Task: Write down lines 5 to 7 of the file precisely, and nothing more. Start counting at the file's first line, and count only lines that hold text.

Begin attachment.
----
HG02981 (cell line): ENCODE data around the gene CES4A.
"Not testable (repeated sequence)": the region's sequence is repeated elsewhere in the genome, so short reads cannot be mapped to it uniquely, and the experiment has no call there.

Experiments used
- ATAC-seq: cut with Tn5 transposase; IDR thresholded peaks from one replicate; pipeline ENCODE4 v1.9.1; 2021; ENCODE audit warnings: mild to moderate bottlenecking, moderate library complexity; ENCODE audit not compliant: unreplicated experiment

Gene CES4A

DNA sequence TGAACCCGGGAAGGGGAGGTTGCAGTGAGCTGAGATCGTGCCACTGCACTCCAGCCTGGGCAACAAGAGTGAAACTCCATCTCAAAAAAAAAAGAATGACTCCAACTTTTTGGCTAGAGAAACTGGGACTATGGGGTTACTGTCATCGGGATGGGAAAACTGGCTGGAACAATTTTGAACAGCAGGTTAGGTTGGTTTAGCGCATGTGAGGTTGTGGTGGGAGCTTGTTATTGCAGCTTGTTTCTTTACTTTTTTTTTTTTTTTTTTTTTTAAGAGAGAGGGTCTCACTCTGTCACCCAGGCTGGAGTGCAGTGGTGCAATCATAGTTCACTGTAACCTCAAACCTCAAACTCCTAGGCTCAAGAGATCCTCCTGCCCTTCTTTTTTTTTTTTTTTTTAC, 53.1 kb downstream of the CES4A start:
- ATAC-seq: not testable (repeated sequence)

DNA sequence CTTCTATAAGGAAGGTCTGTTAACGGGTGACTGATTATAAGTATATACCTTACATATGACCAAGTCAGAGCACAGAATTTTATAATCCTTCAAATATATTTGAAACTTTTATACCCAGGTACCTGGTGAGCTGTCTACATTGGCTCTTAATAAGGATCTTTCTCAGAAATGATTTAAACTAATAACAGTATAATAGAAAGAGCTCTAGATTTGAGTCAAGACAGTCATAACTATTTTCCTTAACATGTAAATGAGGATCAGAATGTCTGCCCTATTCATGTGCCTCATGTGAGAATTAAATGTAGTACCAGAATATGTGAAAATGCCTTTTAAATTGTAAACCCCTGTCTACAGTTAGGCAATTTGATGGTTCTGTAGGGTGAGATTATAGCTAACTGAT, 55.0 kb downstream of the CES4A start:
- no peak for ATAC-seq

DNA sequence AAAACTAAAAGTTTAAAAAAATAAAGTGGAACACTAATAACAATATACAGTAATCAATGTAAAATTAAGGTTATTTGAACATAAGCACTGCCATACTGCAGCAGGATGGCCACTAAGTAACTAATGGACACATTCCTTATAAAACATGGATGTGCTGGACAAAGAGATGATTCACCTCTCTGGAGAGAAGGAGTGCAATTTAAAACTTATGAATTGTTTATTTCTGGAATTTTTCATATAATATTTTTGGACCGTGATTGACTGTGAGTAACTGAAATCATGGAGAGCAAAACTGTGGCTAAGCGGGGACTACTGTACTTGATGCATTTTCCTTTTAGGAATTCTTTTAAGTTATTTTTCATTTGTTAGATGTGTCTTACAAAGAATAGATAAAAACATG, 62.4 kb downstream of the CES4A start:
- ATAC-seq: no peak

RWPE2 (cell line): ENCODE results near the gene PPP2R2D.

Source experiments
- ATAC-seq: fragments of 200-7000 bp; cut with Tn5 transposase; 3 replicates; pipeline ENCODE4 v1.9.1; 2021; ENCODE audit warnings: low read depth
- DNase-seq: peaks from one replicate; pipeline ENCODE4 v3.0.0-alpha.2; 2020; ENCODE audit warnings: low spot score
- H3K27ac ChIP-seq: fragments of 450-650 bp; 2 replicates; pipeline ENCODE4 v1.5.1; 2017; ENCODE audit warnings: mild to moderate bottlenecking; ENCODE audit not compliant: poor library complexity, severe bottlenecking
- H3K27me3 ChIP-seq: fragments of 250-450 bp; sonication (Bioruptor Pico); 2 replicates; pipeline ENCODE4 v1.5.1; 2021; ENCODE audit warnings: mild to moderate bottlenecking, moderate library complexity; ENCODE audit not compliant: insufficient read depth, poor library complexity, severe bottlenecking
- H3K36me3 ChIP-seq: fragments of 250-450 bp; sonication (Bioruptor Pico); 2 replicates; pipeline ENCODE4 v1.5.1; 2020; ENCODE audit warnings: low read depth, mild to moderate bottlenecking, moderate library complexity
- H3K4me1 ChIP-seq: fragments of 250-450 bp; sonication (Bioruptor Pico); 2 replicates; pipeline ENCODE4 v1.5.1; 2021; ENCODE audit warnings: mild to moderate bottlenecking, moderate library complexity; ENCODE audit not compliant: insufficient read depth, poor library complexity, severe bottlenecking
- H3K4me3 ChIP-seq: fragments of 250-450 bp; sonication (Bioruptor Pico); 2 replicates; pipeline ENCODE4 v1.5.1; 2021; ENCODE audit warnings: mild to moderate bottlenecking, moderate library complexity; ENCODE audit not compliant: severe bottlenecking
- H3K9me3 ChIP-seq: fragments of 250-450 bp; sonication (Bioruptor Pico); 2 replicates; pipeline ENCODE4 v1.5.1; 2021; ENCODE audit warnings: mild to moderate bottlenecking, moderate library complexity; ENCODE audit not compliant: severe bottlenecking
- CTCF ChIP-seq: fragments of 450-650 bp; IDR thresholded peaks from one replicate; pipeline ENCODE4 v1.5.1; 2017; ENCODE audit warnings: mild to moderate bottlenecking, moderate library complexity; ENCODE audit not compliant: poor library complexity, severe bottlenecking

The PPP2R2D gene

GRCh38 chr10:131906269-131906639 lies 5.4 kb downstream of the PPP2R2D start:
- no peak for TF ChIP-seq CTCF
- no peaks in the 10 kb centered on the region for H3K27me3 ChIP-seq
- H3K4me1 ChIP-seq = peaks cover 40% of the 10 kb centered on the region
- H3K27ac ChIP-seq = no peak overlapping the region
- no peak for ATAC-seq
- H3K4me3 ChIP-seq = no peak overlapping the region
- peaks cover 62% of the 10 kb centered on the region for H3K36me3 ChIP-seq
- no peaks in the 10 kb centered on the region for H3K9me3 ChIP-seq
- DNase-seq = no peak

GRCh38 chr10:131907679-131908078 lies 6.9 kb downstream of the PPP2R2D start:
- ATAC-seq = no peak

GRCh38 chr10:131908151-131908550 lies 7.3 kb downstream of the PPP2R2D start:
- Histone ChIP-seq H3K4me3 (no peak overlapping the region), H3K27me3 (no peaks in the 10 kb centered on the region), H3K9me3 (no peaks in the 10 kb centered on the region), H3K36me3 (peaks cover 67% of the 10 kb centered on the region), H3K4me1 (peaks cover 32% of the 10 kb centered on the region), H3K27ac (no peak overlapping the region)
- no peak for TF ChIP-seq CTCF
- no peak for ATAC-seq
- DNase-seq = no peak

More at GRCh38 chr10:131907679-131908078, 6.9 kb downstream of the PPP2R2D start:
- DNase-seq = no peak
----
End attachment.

Gene CES4A

DNA sequence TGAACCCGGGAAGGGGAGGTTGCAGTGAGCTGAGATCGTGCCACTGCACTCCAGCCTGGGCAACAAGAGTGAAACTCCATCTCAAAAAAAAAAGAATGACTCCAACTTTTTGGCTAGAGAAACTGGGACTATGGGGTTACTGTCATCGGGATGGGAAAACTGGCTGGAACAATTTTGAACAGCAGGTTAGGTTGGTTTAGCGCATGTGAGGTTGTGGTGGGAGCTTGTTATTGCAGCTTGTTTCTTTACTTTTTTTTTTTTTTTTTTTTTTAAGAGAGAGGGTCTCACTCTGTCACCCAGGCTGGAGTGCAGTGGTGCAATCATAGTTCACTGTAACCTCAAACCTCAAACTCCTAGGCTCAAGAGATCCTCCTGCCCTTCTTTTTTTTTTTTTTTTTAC, 53.1 kb downstream of the CES4A start:
- ATAC-seq: not testable (repeated sequence)